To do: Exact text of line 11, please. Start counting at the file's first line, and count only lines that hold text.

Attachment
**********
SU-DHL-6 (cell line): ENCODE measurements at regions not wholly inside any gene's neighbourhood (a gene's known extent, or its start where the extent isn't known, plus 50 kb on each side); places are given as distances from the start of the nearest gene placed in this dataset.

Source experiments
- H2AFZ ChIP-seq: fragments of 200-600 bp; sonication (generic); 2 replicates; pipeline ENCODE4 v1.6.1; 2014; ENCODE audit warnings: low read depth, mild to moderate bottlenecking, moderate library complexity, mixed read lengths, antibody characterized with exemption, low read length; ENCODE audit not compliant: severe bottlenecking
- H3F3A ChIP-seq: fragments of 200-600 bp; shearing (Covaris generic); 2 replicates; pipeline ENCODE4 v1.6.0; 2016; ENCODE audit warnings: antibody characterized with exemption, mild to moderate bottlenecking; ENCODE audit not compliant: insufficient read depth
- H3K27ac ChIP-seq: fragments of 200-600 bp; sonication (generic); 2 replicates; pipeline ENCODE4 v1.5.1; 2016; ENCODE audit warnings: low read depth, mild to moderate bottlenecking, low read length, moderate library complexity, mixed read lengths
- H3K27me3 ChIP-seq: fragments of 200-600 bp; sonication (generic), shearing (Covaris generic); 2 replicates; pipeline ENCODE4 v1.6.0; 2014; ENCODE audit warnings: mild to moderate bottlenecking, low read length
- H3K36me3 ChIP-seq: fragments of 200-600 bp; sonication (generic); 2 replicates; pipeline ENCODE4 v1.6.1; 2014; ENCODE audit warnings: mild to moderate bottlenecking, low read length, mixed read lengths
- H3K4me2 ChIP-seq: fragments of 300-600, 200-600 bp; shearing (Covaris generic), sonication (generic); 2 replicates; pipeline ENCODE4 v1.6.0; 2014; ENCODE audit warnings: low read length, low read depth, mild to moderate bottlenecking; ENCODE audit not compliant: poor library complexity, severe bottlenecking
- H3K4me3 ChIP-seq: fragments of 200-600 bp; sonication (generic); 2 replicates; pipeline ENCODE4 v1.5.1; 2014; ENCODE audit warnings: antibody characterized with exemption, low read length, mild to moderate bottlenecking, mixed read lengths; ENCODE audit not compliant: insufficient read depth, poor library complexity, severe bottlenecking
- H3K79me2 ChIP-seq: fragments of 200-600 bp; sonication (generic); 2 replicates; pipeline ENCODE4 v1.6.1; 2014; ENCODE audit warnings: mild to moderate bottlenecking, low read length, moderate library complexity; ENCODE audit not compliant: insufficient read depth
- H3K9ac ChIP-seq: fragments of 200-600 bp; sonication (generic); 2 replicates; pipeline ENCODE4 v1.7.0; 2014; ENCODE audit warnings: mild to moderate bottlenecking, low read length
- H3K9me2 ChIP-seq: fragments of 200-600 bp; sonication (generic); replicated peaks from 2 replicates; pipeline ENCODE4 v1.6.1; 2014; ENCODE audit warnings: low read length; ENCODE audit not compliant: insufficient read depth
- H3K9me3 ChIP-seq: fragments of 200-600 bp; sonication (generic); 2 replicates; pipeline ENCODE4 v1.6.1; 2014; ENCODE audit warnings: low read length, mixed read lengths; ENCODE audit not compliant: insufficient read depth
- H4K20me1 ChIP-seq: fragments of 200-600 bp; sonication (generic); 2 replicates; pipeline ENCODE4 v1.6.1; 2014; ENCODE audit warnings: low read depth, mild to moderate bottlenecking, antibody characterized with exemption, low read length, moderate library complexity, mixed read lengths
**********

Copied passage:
- H3K9ac ChIP-seq: fragments of 200-600 bp; sonication (generic); 2 replicates; pipeline ENCODE4 v1.7.0; 2014; ENCODE audit warnings: mild to moderate bottlenecking, low read length